(FWIW, I personally love Reasons and Persons but I think it's much more "not for everyone" than most of the other books Jiri mentioned. It's just too dry, detailed, abstract, and has too small a density of immediately action-relevant content.
I do think it could make sense as a 'second book' for people who like that kind of philosophy content and know what they're getting into.)
If you showed me the list here and said 'Which EA Fund should fund each of these?' I would have put the Lohmar and the CLTR grants (which both look like v good grants and glad they are getting funded) in the longtermist fund. Based on your comments above you might have made the same call as well.
Thank you for sharing - as I mentioned I find this concrete feedback spelled out in terms of particular grants particularly useful.
[ETA: btw I do think part of the issue here is an "object-level" disagreement about where the grants best fit - personally, I de... (read more)
OK, on a second thought I think this argument doesn't work because it's basically double-counting: the reason why returns might not diminish much faster than logarithmic may be precisely that new, 'crazy' opportunities become available.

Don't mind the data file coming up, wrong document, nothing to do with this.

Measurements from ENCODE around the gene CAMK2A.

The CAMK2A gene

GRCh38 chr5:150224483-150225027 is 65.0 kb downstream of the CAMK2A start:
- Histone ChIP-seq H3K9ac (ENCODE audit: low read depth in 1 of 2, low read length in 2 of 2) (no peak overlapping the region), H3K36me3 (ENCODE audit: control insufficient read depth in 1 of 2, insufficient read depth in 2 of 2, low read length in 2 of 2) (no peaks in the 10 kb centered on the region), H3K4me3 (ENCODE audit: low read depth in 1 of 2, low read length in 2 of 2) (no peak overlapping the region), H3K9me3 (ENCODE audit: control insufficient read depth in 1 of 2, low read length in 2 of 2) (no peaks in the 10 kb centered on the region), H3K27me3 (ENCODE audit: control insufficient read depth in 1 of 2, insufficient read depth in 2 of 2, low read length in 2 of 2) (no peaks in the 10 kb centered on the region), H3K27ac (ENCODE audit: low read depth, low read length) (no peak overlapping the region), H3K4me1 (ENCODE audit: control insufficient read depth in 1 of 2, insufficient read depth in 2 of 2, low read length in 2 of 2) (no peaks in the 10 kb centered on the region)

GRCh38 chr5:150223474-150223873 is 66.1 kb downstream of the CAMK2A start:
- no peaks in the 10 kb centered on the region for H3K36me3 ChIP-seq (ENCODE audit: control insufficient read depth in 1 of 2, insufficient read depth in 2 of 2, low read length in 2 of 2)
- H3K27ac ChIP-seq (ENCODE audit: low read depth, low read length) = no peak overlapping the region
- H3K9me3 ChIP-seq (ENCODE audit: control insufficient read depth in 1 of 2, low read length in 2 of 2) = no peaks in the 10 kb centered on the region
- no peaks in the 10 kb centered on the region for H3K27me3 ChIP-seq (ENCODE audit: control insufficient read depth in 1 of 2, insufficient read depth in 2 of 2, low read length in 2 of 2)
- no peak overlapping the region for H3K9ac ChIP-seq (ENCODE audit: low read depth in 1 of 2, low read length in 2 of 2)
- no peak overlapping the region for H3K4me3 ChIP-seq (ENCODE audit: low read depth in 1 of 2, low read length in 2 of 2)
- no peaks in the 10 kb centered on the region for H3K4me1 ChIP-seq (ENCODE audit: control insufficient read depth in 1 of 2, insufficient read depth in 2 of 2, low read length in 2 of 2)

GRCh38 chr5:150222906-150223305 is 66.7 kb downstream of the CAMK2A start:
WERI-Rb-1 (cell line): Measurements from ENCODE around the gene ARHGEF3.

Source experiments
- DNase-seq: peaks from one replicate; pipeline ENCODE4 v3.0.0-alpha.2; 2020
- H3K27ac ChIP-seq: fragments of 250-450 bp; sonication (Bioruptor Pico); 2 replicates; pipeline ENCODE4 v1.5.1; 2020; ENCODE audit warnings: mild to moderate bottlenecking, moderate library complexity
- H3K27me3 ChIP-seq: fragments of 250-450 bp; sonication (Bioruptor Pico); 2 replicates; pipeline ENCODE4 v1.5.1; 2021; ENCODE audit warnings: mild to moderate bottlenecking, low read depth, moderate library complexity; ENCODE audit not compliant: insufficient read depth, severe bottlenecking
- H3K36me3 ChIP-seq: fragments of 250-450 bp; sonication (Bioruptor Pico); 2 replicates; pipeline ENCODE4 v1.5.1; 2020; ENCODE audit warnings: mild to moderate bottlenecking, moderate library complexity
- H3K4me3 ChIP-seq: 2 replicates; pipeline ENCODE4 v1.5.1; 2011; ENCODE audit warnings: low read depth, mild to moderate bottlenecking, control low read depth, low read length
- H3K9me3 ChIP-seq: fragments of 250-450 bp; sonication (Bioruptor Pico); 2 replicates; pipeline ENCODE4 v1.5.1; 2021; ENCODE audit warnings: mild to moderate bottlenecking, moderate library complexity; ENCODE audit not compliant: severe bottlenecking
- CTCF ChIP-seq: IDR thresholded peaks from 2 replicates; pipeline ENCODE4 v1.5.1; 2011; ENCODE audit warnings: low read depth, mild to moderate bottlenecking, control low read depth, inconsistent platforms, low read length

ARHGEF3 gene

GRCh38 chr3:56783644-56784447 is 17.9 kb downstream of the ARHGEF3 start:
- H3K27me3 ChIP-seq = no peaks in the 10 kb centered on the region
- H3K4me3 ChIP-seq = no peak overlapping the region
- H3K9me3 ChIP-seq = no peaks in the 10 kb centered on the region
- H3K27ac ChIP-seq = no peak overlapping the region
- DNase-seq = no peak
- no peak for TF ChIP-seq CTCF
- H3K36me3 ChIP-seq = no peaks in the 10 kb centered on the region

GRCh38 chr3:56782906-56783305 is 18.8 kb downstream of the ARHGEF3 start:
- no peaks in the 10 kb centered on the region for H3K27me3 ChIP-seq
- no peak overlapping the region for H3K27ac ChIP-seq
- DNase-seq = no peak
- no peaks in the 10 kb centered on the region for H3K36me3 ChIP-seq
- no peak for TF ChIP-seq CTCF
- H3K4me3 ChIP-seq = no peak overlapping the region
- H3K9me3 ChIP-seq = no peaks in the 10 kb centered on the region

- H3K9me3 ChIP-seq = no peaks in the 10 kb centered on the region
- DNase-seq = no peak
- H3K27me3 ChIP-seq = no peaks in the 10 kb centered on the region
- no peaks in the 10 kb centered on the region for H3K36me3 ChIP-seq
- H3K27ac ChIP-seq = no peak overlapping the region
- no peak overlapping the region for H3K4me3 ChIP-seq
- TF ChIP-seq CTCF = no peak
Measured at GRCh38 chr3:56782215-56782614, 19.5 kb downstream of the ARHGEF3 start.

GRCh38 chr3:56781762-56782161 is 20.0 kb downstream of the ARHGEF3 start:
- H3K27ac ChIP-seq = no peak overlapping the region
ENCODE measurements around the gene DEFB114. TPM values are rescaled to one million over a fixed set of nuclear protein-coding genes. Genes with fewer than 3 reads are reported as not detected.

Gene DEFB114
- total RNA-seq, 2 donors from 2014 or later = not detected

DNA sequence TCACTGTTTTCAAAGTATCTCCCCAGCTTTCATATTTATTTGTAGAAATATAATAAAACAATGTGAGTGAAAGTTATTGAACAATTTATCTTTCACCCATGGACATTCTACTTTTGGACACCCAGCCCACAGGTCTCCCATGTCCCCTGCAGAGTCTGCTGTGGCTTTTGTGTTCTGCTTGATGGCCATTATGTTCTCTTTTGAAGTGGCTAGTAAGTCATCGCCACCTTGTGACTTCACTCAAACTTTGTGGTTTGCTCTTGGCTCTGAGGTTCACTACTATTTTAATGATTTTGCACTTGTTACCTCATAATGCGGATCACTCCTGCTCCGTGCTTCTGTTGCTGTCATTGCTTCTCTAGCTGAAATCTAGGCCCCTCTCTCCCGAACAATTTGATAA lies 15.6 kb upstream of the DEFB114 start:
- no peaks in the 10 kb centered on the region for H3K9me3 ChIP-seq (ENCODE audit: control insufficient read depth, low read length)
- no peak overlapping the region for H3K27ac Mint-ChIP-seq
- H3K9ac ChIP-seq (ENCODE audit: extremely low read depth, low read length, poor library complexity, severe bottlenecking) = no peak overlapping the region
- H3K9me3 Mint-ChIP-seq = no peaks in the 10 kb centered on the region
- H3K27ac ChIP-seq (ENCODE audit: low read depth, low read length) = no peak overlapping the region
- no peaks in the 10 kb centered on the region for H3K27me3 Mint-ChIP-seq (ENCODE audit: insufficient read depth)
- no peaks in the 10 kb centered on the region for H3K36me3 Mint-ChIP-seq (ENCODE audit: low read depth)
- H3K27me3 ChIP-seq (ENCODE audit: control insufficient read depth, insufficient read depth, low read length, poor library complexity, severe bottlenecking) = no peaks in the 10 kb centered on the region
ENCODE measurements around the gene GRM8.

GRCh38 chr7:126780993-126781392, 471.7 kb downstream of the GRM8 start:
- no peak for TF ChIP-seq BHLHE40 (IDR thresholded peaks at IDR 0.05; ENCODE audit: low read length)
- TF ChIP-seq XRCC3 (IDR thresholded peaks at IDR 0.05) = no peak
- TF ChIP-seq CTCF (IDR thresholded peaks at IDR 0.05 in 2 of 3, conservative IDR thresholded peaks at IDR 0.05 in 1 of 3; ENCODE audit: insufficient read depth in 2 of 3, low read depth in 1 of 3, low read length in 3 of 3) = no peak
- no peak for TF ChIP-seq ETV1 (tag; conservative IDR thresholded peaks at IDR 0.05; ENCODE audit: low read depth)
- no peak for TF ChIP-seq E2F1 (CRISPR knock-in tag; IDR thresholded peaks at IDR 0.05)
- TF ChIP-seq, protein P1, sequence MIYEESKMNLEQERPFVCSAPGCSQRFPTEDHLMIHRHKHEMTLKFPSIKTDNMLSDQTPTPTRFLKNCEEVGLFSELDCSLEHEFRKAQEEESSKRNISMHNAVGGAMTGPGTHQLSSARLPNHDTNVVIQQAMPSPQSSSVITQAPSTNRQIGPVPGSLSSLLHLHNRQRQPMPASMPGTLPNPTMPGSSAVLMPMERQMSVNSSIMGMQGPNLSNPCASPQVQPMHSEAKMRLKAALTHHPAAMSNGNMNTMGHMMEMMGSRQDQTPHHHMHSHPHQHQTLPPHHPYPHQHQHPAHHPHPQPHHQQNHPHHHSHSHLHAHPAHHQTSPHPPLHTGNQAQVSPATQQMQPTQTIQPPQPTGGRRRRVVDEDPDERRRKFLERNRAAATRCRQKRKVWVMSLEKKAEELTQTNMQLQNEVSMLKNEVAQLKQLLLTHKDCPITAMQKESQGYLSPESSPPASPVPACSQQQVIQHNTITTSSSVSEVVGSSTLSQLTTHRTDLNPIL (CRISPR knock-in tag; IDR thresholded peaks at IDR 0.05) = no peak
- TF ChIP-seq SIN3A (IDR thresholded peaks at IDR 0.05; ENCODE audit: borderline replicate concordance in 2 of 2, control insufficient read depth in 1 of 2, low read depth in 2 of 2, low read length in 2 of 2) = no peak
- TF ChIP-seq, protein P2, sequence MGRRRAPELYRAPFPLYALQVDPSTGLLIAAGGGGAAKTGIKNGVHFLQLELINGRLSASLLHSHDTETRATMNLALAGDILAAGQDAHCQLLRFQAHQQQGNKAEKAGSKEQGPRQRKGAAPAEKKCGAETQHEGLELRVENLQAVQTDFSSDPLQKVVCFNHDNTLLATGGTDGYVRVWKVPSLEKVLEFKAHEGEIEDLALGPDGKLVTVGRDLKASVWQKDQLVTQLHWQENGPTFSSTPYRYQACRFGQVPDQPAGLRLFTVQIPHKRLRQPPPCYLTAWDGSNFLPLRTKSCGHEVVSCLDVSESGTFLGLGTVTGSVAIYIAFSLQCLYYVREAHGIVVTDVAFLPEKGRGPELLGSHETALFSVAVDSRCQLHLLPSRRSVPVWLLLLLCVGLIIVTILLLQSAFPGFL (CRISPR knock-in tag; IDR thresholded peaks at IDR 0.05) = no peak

I don't think it's crazy at all. I think this sounds pretty good.
Hmm. Then I'm not sure I agree. When I think of prototypical example scenarios of "business as usual but with more total capital" I kind of agree that they seem less valuable than +20%. But on the other hand, I feel like if I tried to come up with some first-principle-based 'utility function' I'd be surprised if it had returns than diminish much more strongly than logarithmic. (That's at least my initial intuition - not sure I could justify it.) And if it was logarithmic, going from $10B to $100B should add about as much value than going from $1B to $10B, ... (read more)
I think we roughly agree on the direct effect of fundraising orgs, promoting effective giving, etc., from a longtermist perspective.